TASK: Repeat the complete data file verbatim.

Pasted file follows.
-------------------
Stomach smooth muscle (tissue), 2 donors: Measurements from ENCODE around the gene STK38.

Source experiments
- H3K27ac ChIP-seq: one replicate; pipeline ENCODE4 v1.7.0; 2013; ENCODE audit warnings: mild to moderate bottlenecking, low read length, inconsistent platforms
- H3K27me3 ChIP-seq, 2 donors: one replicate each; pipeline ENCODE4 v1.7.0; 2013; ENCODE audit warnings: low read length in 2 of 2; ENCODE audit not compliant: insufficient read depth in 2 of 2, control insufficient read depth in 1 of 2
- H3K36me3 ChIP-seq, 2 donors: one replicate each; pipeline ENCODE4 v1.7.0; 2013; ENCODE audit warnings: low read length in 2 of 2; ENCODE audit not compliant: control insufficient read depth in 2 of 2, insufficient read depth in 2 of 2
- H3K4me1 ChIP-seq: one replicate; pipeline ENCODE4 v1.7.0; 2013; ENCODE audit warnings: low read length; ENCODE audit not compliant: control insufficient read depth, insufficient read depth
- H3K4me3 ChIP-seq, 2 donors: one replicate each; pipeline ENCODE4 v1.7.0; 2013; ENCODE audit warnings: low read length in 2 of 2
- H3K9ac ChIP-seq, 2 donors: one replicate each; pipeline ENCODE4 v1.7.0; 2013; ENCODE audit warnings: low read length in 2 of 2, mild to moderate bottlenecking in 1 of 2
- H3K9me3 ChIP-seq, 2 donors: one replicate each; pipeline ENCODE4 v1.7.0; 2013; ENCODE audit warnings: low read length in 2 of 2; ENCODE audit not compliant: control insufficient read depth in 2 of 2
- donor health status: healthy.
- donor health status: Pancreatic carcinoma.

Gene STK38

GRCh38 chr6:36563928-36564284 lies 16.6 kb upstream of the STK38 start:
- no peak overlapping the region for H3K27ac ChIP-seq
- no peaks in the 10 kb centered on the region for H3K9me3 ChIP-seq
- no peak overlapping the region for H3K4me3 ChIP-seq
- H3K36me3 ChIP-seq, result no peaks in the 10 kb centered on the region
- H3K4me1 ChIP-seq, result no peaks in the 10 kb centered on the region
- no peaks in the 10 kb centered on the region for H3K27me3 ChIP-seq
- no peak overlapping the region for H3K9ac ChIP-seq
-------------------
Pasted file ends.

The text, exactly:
Stomach smooth muscle (tissue), 2 donors: Measurements from ENCODE around the gene STK38.

Source experiments
- H3K27ac ChIP-seq: one replicate; pipeline ENCODE4 v1.7.0; 2013; ENCODE audit warnings: mild to moderate bottlenecking, low read length, inconsistent platforms
- H3K27me3 ChIP-seq, 2 donors: one replicate each; pipeline ENCODE4 v1.7.0; 2013; ENCODE audit warnings: low read length in 2 of 2; ENCODE audit not compliant: insufficient read depth in 2 of 2, control insufficient read depth in 1 of 2
- H3K36me3 ChIP-seq, 2 donors: one replicate each; pipeline ENCODE4 v1.7.0; 2013; ENCODE audit warnings: low read length in 2 of 2; ENCODE audit not compliant: control insufficient read depth in 2 of 2, insufficient read depth in 2 of 2
- H3K4me1 ChIP-seq: one replicate; pipeline ENCODE4 v1.7.0; 2013; ENCODE audit warnings: low read length; ENCODE audit not compliant: control insufficient read depth, insufficient read depth
- H3K4me3 ChIP-seq, 2 donors: one replicate each; pipeline ENCODE4 v1.7.0; 2013; ENCODE audit warnings: low read length in 2 of 2
- H3K9ac ChIP-seq, 2 donors: one replicate each; pipeline ENCODE4 v1.7.0; 2013; ENCODE audit warnings: low read length in 2 of 2, mild to moderate bottlenecking in 1 of 2
- H3K9me3 ChIP-seq, 2 donors: one replicate each; pipeline ENCODE4 v1.7.0; 2013; ENCODE audit warnings: low read length in 2 of 2; ENCODE audit not compliant: control insufficient read depth in 2 of 2
- donor health status: healthy.
- donor health status: Pancreatic carcinoma.

Gene STK38

GRCh38 chr6:36563928-36564284 lies 16.6 kb upstream of the STK38 start:
- no peak overlapping the region for H3K27ac ChIP-seq
- no peaks in the 10 kb centered on the region for H3K9me3 ChIP-seq
- no peak overlapping the region for H3K4me3 ChIP-seq
- H3K36me3 ChIP-seq, result no peaks in the 10 kb centered on the region
- H3K4me1 ChIP-seq, result no peaks in the 10 kb centered on the region
- no peaks in the 10 kb centered on the region for H3K27me3 ChIP-seq
- no peak overlapping the region for H3K9ac ChIP-seq